Gold Bounces from New 3-Month Low on US Jobs Data; Indian Households "Buy the Dips" as Euro, Stocks Sink Again
The Gold Price slumped to a fresh 3-month low for Dollar investors at the start of Friday's trading in London, bouncing $10 higher to $1060 on news that the United States shed another 20,000 jobs last month.
Analysts had been expected a small increase in non-farm payrolls. The US has now lost 6.5 million jobs since Jan. 2008.
"Gold remains at the mercy of the Dollar [and] silver is looking to gold for direction," says Walter de Wet at Standard Bank.
"Major support levels were breached [on Thursday]," says another London dealer, "with gold and silver both passing below long-term trendlines dating back to August 2008."
Falling for the third day running on Friday, Gold Prices dropped as global stock markets sank once again, down almost 9% from January's 16-month high.
Both the Euro and Sterling fell for the seventh session in nine, falling to their lowest levels vs. the Dollar since May 2009.
Little changed on the week, US crude oil contracts fell below $73 per barrel after their worst one-day drop since July.
"Gold has suffered a massive loss [and] silver collapsed," says a technical analysis from Scotia Mocatta, "taking out all near-term levels of support.
For Gold Prices, "1050 may hold a bit of support ahead of 1025," says the bullion bank, "but one should avoid catching a falling knife at this point."
New York's SDPR Gold Trust fund (GLD) yesterday shed 10 tonnes of the bullion backing its shares – the sharpest divestment since mid-Dec. at 0.5% of the total stock, held at HSBC bank vaults in London.
Designed to track the price of one-tenth of an ounce of gold, each share in the world's largest Gold ETF is now backed by 9.796% of an ounce, thanks to the annual "shrinkage" of 0.4% charged for management and storage.
In Hong Kong this morning – and ahead of next week's typically strong gold demand for the Chinese New Year – "Physical business was disappointing and gold rebounded mostly on the back of recovering Euro," said one dealer.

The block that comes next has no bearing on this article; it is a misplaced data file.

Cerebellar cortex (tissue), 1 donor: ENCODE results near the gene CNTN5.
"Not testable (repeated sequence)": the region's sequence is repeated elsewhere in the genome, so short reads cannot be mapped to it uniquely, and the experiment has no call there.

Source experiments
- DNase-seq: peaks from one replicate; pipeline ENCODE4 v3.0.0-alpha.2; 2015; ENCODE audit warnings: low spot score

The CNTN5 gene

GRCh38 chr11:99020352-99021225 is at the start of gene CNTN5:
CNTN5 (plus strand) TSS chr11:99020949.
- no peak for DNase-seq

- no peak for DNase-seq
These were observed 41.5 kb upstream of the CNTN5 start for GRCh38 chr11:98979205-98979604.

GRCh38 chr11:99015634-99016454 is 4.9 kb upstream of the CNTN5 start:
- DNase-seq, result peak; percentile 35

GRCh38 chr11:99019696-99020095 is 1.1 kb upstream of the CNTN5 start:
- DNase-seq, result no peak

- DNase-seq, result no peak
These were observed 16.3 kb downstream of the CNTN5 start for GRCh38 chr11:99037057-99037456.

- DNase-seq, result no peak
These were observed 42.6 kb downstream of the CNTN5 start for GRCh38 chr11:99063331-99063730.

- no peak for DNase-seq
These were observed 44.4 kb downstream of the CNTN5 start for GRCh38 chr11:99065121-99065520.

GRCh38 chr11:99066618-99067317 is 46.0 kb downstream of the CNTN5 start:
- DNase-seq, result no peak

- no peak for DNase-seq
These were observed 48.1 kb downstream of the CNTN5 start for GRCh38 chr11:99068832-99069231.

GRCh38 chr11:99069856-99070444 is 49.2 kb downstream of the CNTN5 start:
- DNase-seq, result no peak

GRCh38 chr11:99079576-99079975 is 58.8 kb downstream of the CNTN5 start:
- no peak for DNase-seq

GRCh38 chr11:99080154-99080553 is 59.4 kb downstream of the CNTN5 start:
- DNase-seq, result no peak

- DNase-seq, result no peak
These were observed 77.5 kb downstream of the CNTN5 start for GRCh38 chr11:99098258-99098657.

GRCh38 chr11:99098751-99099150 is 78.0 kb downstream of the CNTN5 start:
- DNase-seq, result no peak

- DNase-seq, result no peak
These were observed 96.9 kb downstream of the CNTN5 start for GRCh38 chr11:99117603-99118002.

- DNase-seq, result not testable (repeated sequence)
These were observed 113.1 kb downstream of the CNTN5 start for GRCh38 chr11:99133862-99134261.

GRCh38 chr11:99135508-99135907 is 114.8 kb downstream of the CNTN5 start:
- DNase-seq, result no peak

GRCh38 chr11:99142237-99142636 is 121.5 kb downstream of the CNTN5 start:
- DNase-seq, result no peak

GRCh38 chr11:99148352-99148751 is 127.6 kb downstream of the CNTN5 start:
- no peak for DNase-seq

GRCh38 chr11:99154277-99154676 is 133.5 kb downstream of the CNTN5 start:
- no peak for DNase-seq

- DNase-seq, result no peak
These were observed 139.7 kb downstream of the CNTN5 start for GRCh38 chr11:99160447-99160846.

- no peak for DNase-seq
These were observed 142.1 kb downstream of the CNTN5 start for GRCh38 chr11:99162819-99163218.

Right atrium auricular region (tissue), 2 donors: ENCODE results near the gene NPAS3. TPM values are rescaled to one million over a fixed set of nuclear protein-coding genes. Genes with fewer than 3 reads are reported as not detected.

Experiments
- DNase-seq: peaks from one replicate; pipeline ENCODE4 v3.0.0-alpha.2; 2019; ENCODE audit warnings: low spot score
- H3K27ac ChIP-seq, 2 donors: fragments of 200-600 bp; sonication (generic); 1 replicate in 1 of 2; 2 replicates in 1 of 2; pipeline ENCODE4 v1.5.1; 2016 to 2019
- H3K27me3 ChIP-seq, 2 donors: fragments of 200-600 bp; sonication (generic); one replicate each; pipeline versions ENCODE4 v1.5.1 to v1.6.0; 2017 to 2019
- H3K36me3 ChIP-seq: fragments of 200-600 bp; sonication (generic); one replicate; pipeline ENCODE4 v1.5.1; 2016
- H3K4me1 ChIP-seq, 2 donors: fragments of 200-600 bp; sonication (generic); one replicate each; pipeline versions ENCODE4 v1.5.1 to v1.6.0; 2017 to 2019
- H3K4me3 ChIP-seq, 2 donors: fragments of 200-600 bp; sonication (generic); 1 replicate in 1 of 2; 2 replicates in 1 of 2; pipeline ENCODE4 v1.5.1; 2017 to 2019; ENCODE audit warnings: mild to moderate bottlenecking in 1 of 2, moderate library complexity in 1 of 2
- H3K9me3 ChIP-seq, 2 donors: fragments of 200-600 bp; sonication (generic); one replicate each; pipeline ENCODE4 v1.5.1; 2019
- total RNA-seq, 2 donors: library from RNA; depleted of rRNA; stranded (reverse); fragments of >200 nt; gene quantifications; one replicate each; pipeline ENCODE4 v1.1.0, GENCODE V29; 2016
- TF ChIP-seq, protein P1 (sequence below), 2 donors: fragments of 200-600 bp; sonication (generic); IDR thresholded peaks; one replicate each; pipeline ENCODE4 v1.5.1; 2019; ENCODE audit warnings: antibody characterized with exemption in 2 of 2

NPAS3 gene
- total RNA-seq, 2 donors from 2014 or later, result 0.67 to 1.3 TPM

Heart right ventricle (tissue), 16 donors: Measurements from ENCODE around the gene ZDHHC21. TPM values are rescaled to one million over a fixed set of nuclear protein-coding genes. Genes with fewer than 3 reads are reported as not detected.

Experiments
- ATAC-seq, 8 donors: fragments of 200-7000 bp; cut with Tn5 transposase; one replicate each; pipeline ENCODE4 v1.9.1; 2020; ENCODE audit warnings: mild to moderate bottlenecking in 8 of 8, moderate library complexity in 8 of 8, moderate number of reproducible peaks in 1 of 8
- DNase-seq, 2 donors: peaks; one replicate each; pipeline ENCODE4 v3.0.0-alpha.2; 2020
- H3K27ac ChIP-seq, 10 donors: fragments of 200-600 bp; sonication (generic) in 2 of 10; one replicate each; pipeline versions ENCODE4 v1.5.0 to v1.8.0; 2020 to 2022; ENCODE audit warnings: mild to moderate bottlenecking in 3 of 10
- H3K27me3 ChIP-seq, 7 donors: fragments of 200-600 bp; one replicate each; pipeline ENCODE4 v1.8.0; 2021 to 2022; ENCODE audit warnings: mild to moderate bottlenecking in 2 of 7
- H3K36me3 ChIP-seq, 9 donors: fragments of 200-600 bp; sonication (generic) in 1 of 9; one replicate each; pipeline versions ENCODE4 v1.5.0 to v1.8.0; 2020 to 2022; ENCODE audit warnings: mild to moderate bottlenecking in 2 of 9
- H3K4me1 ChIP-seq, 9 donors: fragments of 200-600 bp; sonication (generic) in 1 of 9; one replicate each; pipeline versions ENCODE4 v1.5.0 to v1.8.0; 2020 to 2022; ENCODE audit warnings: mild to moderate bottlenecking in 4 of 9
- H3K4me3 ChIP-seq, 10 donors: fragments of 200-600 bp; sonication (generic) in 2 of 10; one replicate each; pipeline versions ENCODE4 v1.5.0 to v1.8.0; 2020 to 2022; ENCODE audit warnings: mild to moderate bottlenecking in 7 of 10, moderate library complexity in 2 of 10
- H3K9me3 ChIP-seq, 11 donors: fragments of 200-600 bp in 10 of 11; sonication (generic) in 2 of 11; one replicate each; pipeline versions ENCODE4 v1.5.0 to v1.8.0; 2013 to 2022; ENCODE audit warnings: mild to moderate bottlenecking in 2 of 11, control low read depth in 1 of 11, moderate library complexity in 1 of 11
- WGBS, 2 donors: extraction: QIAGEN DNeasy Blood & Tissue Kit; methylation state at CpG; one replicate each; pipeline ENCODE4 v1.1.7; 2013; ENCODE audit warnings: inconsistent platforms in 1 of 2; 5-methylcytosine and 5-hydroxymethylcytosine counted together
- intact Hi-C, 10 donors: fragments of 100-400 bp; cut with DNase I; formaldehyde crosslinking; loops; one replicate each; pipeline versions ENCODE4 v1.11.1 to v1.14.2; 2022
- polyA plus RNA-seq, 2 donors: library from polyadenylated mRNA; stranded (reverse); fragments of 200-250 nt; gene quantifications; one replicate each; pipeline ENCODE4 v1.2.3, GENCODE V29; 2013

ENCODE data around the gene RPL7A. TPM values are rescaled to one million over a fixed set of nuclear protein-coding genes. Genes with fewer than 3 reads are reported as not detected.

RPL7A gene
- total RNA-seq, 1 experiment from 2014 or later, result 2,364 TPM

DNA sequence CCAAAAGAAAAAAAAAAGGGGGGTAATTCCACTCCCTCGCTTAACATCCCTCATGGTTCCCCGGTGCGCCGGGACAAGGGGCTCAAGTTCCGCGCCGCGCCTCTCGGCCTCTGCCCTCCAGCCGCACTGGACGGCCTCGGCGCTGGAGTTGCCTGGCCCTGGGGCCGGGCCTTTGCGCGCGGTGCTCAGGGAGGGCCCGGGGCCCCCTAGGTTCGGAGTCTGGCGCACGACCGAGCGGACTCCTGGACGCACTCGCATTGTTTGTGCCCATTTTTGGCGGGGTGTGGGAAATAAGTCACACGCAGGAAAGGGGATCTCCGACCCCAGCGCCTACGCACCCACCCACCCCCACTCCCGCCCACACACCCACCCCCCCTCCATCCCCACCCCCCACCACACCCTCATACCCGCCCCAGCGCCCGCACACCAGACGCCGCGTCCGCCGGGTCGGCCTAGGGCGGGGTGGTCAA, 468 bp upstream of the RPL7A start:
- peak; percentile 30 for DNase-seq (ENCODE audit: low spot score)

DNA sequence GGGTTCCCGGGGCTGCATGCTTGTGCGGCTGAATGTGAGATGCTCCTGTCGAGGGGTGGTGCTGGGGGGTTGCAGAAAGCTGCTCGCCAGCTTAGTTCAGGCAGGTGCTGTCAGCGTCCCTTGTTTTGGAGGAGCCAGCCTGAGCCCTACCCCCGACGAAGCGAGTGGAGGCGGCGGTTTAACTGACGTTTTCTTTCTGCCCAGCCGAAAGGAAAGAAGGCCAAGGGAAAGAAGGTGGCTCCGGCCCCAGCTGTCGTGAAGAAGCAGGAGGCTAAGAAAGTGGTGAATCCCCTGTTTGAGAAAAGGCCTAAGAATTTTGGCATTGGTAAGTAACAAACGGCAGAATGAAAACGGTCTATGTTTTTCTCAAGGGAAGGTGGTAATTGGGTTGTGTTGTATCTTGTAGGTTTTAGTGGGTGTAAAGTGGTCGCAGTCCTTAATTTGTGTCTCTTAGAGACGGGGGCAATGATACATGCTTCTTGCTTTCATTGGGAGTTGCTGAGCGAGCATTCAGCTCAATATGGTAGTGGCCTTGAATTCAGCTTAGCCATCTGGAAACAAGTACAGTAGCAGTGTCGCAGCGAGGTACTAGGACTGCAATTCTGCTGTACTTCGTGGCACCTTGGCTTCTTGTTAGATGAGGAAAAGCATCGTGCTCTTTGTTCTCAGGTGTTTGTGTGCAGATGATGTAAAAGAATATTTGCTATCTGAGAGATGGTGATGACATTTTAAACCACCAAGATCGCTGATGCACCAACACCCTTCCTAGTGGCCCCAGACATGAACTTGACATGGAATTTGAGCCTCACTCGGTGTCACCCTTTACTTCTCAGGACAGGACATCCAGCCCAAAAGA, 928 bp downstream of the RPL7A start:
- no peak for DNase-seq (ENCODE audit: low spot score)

Over in India, in contrast – formerly the world's No.1 private gold consumer, where demand has collapsed since the global financial crisis began – "People are buying at all levels," said a senior jewelry dealer to the Platts news service.
"In India people love gold and are very conscious of buying on dips."
"Demand is still coming in but not in big lots as it did yesterday," Reuters quotes a Mumbai bank dealer who sold 0.4 tonnes of bullion on Thursday.
"I have orders in lots of 10 and 40 kilos between $1045 and 1050," said another Indian bank dealer.
Back in European dealing on Friday, government bond yields fell to an 8-week low as prices rose, hitting 3.59% on 10-year US Treasuries and 3.12% on German Bunds.
Japan's Yen eased back from Thursday's 8-week high on the forex market vs. the Dollar, but extended yesterday's surge vs. the Euro, reaching a fresh 11-month high more than 4% above Wednesday's finish.
New data said Germany's industrial output sank in Dec., sagging 2.6% from Nov. against analyst forecasts of a 0.8% rise.
UK factory-output prices then leapt in Jan., the Office for National Statistics said, jumping 3.8% from the start of 2009 but badly lagging the 8.4% jump in factory-input costs.
The Gold Price in Euros edged down to €770 an ounce, a two-week low almost 4.5% beneath Wednesday's near-record peak.
UK investors wanting to Buy Gold today saw the price slip to a one-week low beneath £670 an ounce, some 7% below last month's near-record highs.
"It might have to get worse before it gets better," said Paul Mortimer-Lee, head of Market Economics at BNP Paribas in London to Bloomberg this morning, commenting on this week's Greek budget proposals and the ensuing sell-off in Euros.
"Something has to happen to turn credibility around. The market's just saying it's not believable."
Tax collectors in Greece today began a 48-hour strike over the Athens' government's new austerity program, which starts with a public-sector pay freeze.
European Central Bank president Jean-Claude Trichet attempted on Thursday to calm fears of either a Greek default, German-paid rescue, or exit from the 10-year single currency project.
But Trichet "did not convince me" says $100bn fund manager Stuart Thomson at Ignis in Glasgow, Scotland.
"Where does he think the Greek, Spanish and Portuguese economies will be three years from now? Their austerity measures will weigh on the Euro area as a whole."
Eurozone policy-makers today headed for the G7 meeting of rich developed-world leaders in the Canadian Arctic, but "Clearly the G7 is not the power it was," writes Steven Barrow, chief currency strategist at Standard Bank in London.
"That's been transferred to the G20."
Noting Eurozone and Japanese complaints that China's Renminbi currency is unfairly pegged to the US Dollar, hurting export competitors, "It's more fair to debate the Yuan at the G20 instead of G7 meetings," said Tokyo finance minister Naoto Kan to reporters this morning.
"We think it is inevitable that the global policy debate will move on from the behavior of banks to the behavior of countries in the global currency system," says Barrow.
"Over time, that still implies the ascendancy of currencies like the Renminbi – and the Euro – and the demise of the Dollar, despite the fact that the Dollar is clearly in the ascendancy right now."
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